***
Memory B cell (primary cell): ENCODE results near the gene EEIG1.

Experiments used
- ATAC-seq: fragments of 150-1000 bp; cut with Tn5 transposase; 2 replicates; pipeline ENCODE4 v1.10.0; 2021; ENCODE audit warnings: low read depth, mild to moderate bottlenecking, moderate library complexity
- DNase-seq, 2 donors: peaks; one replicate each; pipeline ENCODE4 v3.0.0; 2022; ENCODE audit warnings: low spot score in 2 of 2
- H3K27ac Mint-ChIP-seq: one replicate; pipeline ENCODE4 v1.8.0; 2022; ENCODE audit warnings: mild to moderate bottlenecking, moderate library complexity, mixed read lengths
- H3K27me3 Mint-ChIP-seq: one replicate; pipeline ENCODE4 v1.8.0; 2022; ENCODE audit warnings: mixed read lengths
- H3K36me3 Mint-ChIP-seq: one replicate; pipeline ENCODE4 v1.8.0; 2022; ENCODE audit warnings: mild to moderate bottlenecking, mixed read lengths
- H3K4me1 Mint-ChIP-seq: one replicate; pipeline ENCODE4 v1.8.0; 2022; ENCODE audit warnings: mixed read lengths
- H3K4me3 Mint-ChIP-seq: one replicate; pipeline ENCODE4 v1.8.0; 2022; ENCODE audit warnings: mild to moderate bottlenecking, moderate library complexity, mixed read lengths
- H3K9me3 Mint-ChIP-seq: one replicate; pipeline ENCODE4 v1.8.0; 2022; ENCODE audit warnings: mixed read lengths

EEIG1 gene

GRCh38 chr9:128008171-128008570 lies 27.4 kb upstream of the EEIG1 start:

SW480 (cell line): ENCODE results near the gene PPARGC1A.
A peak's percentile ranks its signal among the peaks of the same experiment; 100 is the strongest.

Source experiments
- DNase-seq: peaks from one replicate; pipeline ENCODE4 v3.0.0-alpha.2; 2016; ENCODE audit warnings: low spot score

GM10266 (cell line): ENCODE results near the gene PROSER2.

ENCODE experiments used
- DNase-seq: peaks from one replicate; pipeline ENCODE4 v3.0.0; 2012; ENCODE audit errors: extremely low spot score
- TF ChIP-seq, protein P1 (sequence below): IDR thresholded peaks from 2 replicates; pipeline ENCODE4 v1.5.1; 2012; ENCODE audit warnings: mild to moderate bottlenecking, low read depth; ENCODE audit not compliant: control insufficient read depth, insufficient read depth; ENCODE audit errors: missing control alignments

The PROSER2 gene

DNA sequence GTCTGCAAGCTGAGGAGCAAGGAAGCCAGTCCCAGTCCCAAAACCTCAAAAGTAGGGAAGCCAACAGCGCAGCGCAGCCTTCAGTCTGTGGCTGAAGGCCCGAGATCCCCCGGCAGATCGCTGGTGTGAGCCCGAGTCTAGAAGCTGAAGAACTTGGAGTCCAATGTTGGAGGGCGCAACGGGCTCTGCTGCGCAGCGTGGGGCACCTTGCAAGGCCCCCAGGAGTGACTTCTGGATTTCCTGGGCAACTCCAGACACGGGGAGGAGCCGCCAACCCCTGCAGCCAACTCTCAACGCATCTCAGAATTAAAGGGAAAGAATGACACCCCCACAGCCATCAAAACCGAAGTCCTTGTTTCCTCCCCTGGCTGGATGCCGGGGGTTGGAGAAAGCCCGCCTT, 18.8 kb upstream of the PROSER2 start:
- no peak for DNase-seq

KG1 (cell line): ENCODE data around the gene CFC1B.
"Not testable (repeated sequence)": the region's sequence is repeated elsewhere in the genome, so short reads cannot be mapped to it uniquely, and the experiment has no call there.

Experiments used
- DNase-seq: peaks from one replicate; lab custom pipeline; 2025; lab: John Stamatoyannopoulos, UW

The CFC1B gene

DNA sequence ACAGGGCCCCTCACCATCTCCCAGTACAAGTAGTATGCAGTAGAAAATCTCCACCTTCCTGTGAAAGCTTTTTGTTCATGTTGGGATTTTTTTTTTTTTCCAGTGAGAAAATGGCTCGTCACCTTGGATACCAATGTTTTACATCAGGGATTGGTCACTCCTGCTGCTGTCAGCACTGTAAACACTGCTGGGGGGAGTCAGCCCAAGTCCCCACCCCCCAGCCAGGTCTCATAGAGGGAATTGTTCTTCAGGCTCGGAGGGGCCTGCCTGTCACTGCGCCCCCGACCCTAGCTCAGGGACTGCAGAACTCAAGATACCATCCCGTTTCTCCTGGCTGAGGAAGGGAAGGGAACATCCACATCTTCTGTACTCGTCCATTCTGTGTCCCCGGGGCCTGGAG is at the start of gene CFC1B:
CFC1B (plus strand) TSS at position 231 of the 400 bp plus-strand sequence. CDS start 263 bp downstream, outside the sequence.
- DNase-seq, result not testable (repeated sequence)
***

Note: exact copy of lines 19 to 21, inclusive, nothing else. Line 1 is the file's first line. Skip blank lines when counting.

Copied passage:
- DNase-seq: peaks from one replicate; pipeline ENCODE4 v3.0.0; 2012; ENCODE audit errors: extremely low spot score
- TF ChIP-seq, protein P1 (sequence below): IDR thresholded peaks from 2 replicates; pipeline ENCODE4 v1.5.1; 2012; ENCODE audit warnings: mild to moderate bottlenecking, low read depth; ENCODE audit not compliant: control insufficient read depth, insufficient read depth; ENCODE audit errors: missing control alignments

The PROSER2 gene